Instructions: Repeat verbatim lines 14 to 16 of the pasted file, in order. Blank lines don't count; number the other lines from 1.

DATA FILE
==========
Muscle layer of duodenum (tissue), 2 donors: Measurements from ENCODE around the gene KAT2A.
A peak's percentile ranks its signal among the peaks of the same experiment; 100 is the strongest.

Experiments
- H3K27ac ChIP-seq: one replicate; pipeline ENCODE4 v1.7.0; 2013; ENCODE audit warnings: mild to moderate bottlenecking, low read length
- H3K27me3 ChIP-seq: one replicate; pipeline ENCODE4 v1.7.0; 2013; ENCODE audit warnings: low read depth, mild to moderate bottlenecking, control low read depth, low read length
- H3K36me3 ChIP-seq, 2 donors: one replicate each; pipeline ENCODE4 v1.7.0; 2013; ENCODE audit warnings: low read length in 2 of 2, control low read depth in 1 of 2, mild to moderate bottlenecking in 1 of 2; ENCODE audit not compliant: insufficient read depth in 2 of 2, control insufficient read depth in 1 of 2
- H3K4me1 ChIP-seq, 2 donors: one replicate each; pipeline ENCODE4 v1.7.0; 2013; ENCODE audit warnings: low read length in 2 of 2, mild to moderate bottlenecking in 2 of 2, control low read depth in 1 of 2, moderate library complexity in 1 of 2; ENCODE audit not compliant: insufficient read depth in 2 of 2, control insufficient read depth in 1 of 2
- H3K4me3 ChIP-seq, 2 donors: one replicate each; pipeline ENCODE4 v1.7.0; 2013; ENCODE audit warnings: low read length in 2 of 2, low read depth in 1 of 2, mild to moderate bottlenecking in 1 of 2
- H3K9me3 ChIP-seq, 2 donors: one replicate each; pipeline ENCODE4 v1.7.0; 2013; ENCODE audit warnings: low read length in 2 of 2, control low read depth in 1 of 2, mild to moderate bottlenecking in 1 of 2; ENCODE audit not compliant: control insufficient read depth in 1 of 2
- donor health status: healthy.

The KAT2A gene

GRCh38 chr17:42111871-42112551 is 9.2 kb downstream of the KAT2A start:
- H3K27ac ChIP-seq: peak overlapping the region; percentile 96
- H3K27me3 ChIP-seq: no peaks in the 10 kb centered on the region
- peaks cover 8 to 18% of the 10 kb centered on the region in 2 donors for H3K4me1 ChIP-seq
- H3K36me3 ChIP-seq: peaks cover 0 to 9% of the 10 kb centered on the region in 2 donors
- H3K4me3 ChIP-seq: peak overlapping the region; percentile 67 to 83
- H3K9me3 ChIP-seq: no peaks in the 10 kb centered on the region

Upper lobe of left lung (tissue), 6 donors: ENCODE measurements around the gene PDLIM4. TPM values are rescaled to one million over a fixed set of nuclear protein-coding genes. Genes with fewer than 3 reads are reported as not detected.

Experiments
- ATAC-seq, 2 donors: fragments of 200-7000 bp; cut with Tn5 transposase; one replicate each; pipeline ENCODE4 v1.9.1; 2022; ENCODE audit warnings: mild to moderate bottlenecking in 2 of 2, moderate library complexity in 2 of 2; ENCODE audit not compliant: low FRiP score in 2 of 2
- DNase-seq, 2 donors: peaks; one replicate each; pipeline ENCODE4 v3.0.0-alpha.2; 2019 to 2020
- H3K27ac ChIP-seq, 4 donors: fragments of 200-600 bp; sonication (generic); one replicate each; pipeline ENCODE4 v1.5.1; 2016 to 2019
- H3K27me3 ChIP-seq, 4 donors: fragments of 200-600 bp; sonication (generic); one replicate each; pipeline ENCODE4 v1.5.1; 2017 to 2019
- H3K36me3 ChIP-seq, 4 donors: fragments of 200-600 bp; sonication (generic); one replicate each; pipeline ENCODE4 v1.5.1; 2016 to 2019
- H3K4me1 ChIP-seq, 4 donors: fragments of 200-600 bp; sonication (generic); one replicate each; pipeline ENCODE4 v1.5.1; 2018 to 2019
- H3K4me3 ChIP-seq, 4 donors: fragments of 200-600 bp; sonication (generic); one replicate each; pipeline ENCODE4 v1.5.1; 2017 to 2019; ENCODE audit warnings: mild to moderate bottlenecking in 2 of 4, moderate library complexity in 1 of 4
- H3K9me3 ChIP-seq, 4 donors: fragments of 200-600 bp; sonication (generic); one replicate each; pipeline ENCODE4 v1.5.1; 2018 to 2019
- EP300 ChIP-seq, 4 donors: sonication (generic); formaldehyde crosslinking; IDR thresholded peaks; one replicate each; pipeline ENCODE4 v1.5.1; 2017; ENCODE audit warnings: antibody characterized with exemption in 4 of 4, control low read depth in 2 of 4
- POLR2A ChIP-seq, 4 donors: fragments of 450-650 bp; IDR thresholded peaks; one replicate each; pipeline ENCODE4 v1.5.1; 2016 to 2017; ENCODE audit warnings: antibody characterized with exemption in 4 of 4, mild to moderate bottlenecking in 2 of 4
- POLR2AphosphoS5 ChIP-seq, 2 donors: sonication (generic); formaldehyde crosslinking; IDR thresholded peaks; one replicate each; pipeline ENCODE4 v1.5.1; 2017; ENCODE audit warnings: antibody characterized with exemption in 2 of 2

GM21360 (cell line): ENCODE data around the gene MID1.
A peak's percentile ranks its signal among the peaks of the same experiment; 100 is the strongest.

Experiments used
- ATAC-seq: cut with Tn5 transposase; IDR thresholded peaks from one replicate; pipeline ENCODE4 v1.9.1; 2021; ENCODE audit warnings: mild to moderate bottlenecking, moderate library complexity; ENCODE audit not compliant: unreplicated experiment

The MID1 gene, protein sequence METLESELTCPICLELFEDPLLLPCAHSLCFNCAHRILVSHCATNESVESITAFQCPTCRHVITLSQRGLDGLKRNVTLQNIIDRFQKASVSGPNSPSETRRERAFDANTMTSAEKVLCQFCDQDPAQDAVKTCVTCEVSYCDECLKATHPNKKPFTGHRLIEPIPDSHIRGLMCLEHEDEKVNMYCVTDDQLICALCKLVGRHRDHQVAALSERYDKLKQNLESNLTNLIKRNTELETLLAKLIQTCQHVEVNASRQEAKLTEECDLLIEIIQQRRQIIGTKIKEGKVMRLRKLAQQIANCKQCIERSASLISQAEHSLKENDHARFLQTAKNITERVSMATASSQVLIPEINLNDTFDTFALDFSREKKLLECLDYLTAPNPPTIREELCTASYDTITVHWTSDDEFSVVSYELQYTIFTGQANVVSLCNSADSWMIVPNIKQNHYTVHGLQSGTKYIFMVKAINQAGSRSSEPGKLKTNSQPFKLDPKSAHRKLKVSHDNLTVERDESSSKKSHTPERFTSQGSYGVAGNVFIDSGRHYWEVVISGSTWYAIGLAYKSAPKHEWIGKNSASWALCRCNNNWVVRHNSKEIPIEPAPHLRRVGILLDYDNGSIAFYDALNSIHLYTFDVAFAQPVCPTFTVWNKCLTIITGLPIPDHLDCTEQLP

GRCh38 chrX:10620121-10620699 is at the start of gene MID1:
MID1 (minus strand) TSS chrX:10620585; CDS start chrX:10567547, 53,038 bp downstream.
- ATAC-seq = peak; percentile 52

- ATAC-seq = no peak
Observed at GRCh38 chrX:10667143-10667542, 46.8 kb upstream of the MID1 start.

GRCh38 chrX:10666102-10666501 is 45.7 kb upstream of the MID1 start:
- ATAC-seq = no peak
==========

- H3K27me3 ChIP-seq: no peaks in the 10 kb centered on the region
- peaks cover 8 to 18% of the 10 kb centered on the region in 2 donors for H3K4me1 ChIP-seq
- H3K36me3 ChIP-seq: peaks cover 0 to 9% of the 10 kb centered on the region in 2 donors